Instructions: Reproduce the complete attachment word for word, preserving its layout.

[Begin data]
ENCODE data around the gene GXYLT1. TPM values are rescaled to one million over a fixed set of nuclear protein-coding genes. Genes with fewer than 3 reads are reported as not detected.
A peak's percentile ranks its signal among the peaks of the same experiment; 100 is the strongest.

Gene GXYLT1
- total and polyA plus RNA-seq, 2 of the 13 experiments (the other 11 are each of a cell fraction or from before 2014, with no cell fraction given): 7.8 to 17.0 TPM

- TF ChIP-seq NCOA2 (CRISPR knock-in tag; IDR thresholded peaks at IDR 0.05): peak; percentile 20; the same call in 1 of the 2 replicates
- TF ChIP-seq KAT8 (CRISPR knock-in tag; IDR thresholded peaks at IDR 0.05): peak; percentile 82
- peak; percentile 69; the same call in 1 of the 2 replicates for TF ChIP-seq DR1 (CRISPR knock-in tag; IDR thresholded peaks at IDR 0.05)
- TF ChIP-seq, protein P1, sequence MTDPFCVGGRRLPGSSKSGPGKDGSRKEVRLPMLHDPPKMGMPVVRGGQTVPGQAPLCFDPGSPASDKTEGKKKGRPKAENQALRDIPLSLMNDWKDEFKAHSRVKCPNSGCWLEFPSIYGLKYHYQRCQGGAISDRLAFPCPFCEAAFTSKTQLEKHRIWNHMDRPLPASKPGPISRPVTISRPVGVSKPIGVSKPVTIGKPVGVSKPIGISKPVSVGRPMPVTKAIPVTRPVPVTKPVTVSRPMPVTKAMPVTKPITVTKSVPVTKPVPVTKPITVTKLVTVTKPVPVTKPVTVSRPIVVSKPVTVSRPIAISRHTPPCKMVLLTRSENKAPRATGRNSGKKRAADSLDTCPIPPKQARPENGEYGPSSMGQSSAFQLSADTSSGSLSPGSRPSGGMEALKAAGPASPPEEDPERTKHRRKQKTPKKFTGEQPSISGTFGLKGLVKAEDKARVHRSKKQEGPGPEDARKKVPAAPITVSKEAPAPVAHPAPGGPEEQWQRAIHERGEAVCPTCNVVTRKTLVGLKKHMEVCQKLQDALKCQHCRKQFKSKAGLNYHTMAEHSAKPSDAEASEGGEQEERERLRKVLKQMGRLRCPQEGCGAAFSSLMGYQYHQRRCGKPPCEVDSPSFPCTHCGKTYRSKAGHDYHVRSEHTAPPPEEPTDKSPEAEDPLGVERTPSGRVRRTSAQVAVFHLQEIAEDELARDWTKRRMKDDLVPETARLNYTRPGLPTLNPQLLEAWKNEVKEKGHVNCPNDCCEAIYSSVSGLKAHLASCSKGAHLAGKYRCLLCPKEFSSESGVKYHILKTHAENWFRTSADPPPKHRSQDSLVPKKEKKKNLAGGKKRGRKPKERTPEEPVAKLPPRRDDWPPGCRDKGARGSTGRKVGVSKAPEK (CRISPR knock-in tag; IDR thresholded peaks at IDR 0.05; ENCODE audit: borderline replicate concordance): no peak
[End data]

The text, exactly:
ENCODE data around the gene GXYLT1. TPM values are rescaled to one million over a fixed set of nuclear protein-coding genes. Genes with fewer than 3 reads are reported as not detected.
A peak's percentile ranks its signal among the peaks of the same experiment; 100 is the strongest.

Gene GXYLT1
- total and polyA plus RNA-seq, 2 of the 13 experiments (the other 11 are each of a cell fraction or from before 2014, with no cell fraction given): 7.8 to 17.0 TPM

- TF ChIP-seq NCOA2 (CRISPR knock-in tag; IDR thresholded peaks at IDR 0.05): peak; percentile 20; the same call in 1 of the 2 replicates
- TF ChIP-seq KAT8 (CRISPR knock-in tag; IDR thresholded peaks at IDR 0.05): peak; percentile 82
- peak; percentile 69; the same call in 1 of the 2 replicates for TF ChIP-seq DR1 (CRISPR knock-in tag; IDR thresholded peaks at IDR 0.05)
- TF ChIP-seq, protein P1, sequence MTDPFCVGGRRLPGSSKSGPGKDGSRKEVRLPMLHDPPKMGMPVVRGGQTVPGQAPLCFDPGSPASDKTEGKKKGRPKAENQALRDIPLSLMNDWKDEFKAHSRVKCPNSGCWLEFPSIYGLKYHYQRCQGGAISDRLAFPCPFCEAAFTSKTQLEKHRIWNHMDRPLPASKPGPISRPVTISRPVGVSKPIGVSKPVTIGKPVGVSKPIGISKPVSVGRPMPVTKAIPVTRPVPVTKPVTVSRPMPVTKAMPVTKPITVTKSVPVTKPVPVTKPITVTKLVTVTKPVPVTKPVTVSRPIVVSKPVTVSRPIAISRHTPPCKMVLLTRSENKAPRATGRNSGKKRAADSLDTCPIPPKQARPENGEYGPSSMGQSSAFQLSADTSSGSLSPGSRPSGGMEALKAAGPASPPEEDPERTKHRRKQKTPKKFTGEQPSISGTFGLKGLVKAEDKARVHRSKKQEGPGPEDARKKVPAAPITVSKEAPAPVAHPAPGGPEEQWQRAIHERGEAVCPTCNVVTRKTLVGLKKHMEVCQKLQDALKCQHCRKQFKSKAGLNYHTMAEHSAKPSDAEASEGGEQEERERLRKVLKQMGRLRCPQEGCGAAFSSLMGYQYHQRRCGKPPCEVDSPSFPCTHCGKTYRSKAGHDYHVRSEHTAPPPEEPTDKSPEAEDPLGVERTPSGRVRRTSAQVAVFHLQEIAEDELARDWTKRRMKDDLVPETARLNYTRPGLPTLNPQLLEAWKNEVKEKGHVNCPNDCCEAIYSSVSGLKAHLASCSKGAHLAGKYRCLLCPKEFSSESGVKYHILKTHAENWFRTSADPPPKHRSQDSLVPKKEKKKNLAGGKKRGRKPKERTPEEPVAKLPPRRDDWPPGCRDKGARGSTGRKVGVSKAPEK (CRISPR knock-in tag; IDR thresholded peaks at IDR 0.05; ENCODE audit: borderline replicate concordance): no peak